In order for the Trent Forensics Facility to meet its Zero Carbon goals, choosing low-carbon foundation materials was important. Foundations are typically the most carbon-intensive portion of a building because the typical materials are all high emitters. Concrete and foam insulation are typically the two biggest contributors to a building’s carbon footprint and both are used in abundance in conventional foundations. Alternatives to these options are available, but not common.
We made three major decisions that radically altered the carbon footprint of the foundation for this building.
Glavel Foam Glass Gravel – This product uses recycled glass that is no longer suitable for containers to create “foam glass” chunks. This lightweight material provides thermal value of R 1.8 per inch and a high structural capacity that allows this one product to replace both sub slab insulation and sub slab aggregate. In one step, we provide the bearing surface for the slab and a layer of moisture-proof insulation. The Trent Forensics facility has a 380m2 footprint and requires R-25 of thermal performance under the slab. The carbon footprint of Glavel required to achieve this is 475 kgCO2e, while the carbon footprint of XPS foam would have been 40,097 kgCO2e, for a savings of 39,622 kgCO2e!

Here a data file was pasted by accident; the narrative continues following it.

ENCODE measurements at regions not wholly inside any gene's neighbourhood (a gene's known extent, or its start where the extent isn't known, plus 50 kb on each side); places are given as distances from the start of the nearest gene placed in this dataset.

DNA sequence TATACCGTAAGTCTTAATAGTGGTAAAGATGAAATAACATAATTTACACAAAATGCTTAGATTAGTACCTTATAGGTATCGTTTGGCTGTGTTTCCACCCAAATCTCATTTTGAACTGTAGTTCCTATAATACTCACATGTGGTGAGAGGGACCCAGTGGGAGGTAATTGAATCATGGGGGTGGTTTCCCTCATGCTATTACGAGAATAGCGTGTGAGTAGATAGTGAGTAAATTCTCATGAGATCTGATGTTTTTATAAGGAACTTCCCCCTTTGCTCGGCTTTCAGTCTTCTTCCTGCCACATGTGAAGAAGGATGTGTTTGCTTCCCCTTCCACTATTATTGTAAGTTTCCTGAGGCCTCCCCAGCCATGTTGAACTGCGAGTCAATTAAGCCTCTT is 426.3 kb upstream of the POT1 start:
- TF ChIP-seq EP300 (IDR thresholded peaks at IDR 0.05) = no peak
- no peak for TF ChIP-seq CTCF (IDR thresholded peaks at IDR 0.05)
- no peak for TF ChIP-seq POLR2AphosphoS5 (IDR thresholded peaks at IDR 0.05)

Nexcem Insulated Concrete Forms (ICF) – This product uses waste wood chips bound in cement to form an insulated concrete form. The version planned for the Trent Forensics facility is the R-28 product, which uses mineral wool inserts inside the form to add thermal performance. The Nexcem foundation with a high-slag concrete fill has a 7,574 kgCO2e carbon footprint for 142 m2 foundation wall area. A typical concrete foundation with XPS insulation would have had a carbon footprint of 45,843. An EPS foam ICF foundation would have come in at 9,175 kgCO2e.
High slag concrete – This product replaces up to 50% of the Portland cement in the concrete mix with blast furnace slag. The slag has similar binding properties as Portland cement, but as a by-product of the steel industry the emissions associated with producing the slag have been attributed to the steel, allowing this kind of mix to have a much lower carbon footprint. An average concrete mix for the Trent Forensics facility would have a carbon footprint of 14,232-18,603 kgCO2e. The high slag mix reduces this to 12,692 kgCO2e.
Options with even lower carbon footprint, such as earthbag foundation walls and earthen floors were ruled out as too radical for this project. An earthbag foundation would have had a carbon footprint of only 2,500 kgCO2e, and an earthen floor just 2380 kgCO2e.
We used the BEAM (Building Emissions Accounting for Materials) calculator from Builders for Climate Action to guide our decisions and show us the comparative carbon footprint of different material options.